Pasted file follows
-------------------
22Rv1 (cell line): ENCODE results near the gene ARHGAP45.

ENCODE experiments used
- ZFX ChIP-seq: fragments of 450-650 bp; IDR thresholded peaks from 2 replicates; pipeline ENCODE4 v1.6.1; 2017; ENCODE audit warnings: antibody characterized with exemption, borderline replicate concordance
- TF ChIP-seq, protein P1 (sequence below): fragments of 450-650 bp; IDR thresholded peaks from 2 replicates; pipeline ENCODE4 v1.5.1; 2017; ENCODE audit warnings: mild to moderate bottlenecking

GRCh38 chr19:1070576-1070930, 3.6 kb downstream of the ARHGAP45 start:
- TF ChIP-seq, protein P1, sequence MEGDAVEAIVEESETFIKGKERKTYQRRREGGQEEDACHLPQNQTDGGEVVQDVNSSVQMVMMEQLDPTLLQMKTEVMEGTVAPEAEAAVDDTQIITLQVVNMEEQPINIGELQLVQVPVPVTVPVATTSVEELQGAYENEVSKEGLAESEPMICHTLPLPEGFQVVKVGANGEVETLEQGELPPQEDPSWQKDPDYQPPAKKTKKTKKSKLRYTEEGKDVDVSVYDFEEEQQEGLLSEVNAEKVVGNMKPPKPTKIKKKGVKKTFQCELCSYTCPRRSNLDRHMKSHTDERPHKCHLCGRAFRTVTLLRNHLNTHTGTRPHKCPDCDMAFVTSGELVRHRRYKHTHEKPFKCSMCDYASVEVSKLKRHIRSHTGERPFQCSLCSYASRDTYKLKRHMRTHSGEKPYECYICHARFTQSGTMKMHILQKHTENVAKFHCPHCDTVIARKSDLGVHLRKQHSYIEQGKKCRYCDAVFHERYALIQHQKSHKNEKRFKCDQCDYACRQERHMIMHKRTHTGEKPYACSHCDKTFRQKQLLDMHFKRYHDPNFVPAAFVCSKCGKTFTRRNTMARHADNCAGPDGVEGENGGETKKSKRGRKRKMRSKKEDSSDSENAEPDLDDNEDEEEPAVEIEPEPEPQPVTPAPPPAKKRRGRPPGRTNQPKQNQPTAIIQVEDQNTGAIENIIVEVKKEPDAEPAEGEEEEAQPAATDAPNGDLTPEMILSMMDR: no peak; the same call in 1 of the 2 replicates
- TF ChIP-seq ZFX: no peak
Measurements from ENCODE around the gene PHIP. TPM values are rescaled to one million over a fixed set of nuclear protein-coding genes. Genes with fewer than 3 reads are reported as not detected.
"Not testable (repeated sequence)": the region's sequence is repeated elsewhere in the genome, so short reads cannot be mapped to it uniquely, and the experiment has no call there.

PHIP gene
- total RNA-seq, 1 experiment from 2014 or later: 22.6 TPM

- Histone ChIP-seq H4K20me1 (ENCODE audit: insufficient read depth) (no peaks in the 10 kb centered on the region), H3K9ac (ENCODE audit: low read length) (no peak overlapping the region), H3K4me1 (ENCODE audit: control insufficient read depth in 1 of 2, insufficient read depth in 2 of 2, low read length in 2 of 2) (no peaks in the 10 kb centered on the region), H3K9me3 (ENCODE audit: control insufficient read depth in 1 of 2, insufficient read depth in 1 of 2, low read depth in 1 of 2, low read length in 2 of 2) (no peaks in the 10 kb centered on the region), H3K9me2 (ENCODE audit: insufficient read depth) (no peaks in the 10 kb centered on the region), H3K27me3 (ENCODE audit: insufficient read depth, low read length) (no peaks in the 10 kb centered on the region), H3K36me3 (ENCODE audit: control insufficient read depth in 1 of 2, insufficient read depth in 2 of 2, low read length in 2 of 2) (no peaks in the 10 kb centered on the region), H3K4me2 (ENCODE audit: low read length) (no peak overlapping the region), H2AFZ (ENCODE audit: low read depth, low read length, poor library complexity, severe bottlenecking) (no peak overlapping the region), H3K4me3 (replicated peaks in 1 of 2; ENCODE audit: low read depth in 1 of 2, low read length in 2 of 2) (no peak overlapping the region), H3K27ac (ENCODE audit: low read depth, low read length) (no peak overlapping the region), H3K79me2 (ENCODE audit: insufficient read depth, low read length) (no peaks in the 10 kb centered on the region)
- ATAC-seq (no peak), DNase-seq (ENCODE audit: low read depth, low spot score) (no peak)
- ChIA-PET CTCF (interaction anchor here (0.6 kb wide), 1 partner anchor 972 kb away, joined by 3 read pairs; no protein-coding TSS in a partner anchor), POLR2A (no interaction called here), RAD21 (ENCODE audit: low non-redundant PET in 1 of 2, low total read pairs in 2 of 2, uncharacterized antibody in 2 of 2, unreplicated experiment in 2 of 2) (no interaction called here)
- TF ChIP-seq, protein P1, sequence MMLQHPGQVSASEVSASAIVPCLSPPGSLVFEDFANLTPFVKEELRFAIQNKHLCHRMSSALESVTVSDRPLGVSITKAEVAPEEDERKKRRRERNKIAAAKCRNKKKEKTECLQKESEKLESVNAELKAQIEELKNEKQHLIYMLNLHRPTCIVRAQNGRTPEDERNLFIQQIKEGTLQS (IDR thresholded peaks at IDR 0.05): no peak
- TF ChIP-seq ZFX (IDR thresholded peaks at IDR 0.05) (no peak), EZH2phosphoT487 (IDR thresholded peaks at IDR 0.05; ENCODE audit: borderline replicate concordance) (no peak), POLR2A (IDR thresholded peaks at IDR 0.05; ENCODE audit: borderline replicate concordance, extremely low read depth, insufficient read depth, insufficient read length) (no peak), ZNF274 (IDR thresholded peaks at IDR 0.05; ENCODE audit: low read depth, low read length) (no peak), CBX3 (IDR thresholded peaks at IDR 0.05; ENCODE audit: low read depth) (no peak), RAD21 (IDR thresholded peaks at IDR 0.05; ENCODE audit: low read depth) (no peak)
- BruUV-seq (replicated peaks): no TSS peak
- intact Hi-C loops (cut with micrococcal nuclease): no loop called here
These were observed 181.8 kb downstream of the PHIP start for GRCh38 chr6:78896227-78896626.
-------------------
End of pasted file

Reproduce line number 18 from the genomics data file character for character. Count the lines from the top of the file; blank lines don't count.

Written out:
- intact Hi-C loops (cut with micrococcal nuclease): no loop called here